Malaysia’s taxes are assessed on a current year basis and are under the self-assessment system for all taxpayers. There are two types of taxes: direct and indirect.
- Income Tax
- Real Property Gains Tax
- Petroleum Income Tax
- Goods & Services Tax
- Excise Duty
- Customs Duty
- Stamp Duty
Malaysia’s taxation system is territorial in scope. All income accrued in or derived from Malaysia is liable to tax. However, income of any person (other than a resident company carrying on the business of banking, insurance or sea or air transport) derived from sources outside Malaysia and received in Malaysia is exempted from tax.
Income tax is a direct tax regulated under Income Tax Act 1967. The Inland Revenue Board (IRB) is responsible for the overall administration of direct taxes in Malaysia at the moment.
An income tax is a government tax imposed on individuals or entities (tax payers) that varies with the income or profits (taxable income) of the tax payer. Partnership are not taxed; rather, the partners are taxed on their share of partnership profit.
Income tax generally is computed as the product of tax rate times taxable income. The tax rate will increase as taxable income increases. Capital gains in Malaysia are not taxable. There are various of tax reliefs and tax rebate may be allowed to reduce tax payer personal income tax.
The tax year/basis period for a business normally follows the financial year ending in that particular year of assessment. For example, the basis period for YA 2018 for a business that closes its accounts on 30 June 2018 is the financial year ending 30 June 2018.
Malaysia has an extensive number of double tax treaties available for the avoidance of Double Taxation.
Real Property Gain Tax
In Malaysia, RPGT is applicable on gains arising from the disposal of real property in Malaysia. RPGT is also charged on the disposal of shares in a real property companies (RPC). An RPC is a controlled company which owns real property or shares or both where the defined value of such assets is not less than 75% of the value of the company’s total tangible assets.
Currently, gains from the disposal of property under the Real Property Gains Tax Act 1976 are assessed formally. In tandem with the Government’s aspiration to modernize the tax system, it was proposed in the Budget 2015 that tax on gains from the disposal of property be self-assessed by the tax payer effective from the year 2016. Further details on the implementation of the self-assessment regime for real property gains tax will be provided in due course.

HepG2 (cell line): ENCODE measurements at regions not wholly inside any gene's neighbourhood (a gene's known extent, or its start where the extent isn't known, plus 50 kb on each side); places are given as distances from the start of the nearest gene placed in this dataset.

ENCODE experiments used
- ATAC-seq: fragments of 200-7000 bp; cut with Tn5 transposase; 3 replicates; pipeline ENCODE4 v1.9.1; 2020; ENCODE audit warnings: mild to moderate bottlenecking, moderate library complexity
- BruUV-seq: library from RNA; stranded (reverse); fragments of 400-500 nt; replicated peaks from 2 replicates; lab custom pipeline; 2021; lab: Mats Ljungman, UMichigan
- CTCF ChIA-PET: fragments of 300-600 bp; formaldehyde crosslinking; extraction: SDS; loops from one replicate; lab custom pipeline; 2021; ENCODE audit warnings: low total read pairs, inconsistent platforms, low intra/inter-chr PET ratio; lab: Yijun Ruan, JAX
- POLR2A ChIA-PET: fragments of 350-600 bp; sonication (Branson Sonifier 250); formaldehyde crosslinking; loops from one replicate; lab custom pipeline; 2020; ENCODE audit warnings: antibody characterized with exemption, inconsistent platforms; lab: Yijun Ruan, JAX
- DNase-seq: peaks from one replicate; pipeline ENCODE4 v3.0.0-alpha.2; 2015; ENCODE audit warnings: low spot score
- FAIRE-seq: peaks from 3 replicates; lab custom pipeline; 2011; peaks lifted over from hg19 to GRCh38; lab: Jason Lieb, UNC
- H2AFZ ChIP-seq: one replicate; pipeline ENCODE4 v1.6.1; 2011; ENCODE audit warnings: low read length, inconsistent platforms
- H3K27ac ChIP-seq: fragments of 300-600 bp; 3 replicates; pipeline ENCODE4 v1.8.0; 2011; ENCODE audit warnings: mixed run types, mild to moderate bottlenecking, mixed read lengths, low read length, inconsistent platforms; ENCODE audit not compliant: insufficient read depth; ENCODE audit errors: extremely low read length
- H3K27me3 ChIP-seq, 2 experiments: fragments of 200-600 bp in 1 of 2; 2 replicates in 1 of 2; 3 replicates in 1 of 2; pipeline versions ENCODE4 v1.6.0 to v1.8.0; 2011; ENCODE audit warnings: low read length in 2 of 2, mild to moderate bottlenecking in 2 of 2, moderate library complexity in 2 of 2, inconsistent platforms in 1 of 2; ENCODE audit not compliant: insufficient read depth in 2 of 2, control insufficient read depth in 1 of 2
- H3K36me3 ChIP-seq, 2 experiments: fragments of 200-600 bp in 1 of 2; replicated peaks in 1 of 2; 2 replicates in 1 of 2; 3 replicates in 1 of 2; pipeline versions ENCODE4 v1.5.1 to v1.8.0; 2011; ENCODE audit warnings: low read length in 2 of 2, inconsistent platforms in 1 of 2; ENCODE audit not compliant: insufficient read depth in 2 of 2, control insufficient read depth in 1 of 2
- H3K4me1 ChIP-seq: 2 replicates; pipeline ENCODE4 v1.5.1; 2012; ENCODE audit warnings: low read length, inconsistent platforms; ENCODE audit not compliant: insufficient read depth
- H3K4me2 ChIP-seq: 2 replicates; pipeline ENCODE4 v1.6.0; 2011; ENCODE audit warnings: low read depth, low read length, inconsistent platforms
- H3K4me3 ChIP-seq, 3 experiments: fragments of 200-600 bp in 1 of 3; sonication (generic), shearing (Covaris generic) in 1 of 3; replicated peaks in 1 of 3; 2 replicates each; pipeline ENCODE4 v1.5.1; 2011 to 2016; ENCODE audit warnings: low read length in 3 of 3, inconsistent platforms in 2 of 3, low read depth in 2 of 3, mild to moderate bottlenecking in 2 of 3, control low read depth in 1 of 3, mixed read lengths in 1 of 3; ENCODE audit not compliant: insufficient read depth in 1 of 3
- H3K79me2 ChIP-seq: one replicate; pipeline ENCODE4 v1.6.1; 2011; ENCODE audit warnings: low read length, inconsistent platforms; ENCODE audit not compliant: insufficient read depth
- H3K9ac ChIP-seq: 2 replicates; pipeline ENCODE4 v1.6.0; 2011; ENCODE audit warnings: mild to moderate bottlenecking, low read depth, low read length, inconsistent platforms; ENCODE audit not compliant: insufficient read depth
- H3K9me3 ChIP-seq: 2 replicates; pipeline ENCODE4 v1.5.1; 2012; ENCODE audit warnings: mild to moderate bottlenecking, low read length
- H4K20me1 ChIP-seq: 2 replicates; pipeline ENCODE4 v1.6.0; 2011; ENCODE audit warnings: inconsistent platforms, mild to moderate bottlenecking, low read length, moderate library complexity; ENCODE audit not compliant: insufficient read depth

Petroleum Income Tax
Petroleum Income Tax is regulated under Petroleum (Income Tax) Act 1967. It is applicable on petroleum operations business in Malaysia. Every chargeable person shall for the basis period for each year of assessment, make up accounts of his profits or losses, arising from his petroleum operations, of that period. And submit to Director General a copy of his accounts (bearing an auditor’s certificate) within three months after the expiration of that period for that period.
Goods & Services Tax (GST)
Goods and Services Tax (GST) which is also known as VAT or the value added tax in many countries is a multi-stage consumption tax on goods and services. Malaysia is implementing GST since 1st April 2015 and that will cause indirect impact on local business which includes inflation and new compliance requirement.
GST is a broad based consumption tax covering all sectors of the economy (i.e all goods and services made in Malaysia) including imports except specific goods and services which are categorized under zero rated supply and exempt supply orders as determined by the Minister of Finance and published in the Gazette.
GST can only be levied and charged if the business is registered under GST. A business is not liable to be registered if its annual turnover of taxable supplies does not reach the prescribed threshold (e.g. RM500,000 yearly). Therefore, such businesses cannot charge and collect GST on the supply of goods and services made to their customers. Nevertheless, businesses can apply to be registered voluntarily.
Excise duty is a type of tax imposed on certain goods imported into or manufactured in Malaysia. The goods subjected to excise duty are:
- Cigarettes, tobacco and tobacco products.
- Motor Vehicles.
- Playing cards (Playing Cards).
- Mahjong tiles.
All above goods have to be declared in customs import declaration Form No. 1 and the duty / tax assessed paid to the customs office where goods are released from customs control.
Customs duty is a tax levied on imports by the customs authorities of a country to raise state revenue, and/or to protect domestic industries from more efficient competitors from abroad.
In Malaysia, all goods dutiable on import are put through customs duty according to Customs Duties Order, 1996. The types of duties are import duty, sales tax, and export duty. The duty rates depend on the types of goods imported or exported.
Stamp Duty is levied on instruments of transfers; this may include the transfers of real property, mortgages on real property and transfers of marketable securities. Rates vary from 1- 3 percent of the value of a property and 0.3 percent on share transaction documents.
Stamp duty on share transactions – for listed shares traded on Bursa Malaysia, the rate is capped. Exemptions may be available where assets are transferred under a restructuring of a company or assets are transferred within certain categories of company groups.